I've recently heard about an idea of Serre that for each finite group $G$ there exists a group scheme $X$ such that for each field $K$ the group $X(K)$ is naturally isomorphic to the unit group of $K[G]$. Unfortunately, the article where this fact was mentioned gave no reference, so I ask you if you know how to construct such a scheme. Of course, an interesting question would be: what about a set of $R$-points of $X$, where $R$ is a ring, how is it related to $R[G]$?

And can this be generalized somehow to arbitrary groups? In the form given above it sounds not really possible as for $K[\mathbb Z]$ the group of units is isomorphic to $K^*\times \mathbb Z$ and one can hardly imagine a group scheme whose group of $K$-points is isomorphic to $\mathbb Z$.

By the way, why there is no group scheme whose group of points is isomorphic to $\mathbb Z$? Or it exists?


It's fairly easy to do this for finite groups. In fact, the functor $R \mapsto R[G]$ is naturally representable by a ring scheme: the underlying set functor is represented by $\mathbb A^n$ where $n = |G|$, and the ring structure comes from the functor of points $R \mapsto R[G]$. Write $Y$ for this ring scheme (say over $\operatorname{Spec} \mathbb Z$).

Now the unit group can be constructed as the closed subset $V \subseteq Y \times Y$ of pairs $(x,y)$ such that $xy = 1$. It is closed because it is the pullback of the diagram $$\begin{array}{ccc}V & \to & Y \times Y\\\downarrow & & \downarrow \\ 1 & \hookrightarrow & Y\end{array},$$ where the right vertical map is the multiplication morphism on $Y$. This shows that $R \mapsto R[G]^\times$ is representable. It naturally becomes a group scheme, again by the functor of points point of view. $\square$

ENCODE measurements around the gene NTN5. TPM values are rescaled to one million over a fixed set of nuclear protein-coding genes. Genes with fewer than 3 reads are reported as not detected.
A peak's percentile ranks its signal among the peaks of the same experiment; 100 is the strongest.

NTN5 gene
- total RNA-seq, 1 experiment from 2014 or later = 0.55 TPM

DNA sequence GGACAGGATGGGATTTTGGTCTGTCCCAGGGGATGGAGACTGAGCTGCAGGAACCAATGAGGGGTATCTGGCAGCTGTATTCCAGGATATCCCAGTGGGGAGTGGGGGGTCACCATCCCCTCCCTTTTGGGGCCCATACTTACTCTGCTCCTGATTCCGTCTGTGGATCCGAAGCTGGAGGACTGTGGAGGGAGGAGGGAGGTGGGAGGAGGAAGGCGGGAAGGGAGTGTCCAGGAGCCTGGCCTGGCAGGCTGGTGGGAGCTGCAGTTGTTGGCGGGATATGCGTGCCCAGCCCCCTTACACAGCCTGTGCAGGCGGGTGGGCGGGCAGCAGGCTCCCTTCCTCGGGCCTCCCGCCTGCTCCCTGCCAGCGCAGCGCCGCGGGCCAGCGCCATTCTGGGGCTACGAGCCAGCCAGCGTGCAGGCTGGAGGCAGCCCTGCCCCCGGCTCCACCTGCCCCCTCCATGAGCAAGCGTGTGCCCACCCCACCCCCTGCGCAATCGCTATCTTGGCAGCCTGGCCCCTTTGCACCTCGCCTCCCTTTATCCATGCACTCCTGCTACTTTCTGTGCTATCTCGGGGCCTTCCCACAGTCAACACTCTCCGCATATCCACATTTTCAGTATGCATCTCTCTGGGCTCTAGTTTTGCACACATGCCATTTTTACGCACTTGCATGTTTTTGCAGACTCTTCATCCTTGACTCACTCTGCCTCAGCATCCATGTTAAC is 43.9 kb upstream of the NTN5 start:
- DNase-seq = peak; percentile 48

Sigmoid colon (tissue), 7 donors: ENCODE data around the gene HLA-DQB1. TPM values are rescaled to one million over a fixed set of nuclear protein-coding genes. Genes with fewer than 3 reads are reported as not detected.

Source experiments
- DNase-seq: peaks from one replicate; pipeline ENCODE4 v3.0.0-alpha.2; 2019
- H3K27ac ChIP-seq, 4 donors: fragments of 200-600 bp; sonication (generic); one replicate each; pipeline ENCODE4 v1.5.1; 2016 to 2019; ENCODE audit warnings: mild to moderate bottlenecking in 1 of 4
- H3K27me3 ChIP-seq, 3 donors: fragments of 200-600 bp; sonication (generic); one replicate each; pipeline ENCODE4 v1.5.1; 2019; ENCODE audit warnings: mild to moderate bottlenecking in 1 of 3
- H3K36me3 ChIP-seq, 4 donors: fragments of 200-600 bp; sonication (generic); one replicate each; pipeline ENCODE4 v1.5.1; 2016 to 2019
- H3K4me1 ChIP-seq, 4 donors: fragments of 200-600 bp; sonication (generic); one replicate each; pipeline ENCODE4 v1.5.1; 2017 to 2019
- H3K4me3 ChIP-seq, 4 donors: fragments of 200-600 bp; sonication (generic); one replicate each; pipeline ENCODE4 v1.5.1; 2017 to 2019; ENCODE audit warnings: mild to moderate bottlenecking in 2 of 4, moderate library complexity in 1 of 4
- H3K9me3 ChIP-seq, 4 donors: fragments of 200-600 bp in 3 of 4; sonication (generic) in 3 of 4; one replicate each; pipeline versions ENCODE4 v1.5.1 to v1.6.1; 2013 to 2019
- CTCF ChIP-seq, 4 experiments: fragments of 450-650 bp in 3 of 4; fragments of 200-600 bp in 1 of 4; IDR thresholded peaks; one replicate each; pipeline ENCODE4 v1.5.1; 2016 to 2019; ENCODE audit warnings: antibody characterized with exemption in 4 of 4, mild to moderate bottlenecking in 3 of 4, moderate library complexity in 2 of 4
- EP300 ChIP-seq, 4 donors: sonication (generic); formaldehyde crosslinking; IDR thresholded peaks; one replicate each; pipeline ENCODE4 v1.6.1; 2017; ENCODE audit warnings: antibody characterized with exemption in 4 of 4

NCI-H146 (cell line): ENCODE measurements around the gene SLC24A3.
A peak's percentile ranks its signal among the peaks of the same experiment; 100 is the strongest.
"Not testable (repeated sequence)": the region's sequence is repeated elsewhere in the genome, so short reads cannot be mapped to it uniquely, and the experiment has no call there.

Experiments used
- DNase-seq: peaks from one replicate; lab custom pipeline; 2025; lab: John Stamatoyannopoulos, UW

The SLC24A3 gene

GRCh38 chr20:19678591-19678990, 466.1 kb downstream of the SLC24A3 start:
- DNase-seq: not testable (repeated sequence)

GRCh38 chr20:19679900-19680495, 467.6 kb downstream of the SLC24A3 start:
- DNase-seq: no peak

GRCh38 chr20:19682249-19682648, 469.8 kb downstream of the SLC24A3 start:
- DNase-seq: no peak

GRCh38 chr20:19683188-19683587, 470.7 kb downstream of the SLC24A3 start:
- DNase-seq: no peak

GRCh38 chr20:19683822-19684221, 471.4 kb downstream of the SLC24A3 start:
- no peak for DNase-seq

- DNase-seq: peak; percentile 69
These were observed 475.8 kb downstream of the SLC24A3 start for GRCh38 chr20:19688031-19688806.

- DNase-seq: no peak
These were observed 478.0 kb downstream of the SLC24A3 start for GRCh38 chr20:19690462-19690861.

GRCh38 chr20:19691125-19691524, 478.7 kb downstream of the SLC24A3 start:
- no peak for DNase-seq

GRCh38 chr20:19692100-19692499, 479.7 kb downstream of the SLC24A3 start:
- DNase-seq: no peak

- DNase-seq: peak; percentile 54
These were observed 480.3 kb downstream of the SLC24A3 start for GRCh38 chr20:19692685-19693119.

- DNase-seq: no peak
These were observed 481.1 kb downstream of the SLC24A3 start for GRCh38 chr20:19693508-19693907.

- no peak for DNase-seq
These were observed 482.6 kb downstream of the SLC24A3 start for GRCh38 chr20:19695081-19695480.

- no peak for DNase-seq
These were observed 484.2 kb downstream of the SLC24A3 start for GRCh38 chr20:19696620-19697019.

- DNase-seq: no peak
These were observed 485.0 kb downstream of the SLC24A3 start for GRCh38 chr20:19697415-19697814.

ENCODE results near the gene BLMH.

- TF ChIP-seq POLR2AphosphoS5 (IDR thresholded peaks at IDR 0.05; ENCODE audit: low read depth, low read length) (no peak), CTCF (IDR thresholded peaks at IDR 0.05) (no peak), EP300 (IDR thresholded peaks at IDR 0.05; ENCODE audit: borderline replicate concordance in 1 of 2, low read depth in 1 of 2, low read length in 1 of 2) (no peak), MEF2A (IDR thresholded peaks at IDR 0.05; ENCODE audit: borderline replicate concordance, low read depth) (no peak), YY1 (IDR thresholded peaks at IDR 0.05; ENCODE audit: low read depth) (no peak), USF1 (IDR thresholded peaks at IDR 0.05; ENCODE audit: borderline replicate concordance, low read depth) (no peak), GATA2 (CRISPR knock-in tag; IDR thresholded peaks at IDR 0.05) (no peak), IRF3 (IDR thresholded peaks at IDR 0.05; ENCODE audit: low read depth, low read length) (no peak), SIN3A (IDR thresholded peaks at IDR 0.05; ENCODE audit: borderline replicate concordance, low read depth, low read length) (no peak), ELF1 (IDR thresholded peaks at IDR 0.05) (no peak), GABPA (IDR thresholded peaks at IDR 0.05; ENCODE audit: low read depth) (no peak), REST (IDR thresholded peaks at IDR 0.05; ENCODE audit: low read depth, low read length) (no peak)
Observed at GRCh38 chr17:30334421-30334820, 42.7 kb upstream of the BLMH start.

In the infinite case, this construction doesn't work, because the functor $R \mapsto R[G]$ is not represented by $\mathbb A^G$ (the latter represents the infinite direct product $R \mapsto R^G$, not the direct sum $R \mapsto R^{(G)}$). I have no idea whether the functor $R \mapsto R^{(G)}$ (equivalently, the sheaf $\mathcal O^{(G)}$) is representable, but I think it might not be.

On the other hand, in the example you give of $G = \mathbb Z$, the functor on fields $$K \mapsto K[x,x^{-1}]^\times = K^\times \times \mathbb Z$$ is representable by $\coprod_{i \in \mathbb Z} \mathbb G_m$, but this does not represent the functor $R \mapsto R[x,x^{-1}]^\times$ on rings for multiple reasons. Indeed, it is no longer true that $R[x,x^{-1}]^\times = R^\times \times \mathbb Z$ if $R$ is non-reduced, nor does $\coprod \mathbb G_m$ represent $R \mapsto R^\times \times \mathbb Z$ if $\operatorname{Spec} R$ is disconnected. These problems do not cancel out, as can already be seen by taking $R = k[\varepsilon]/(\varepsilon^2)$.


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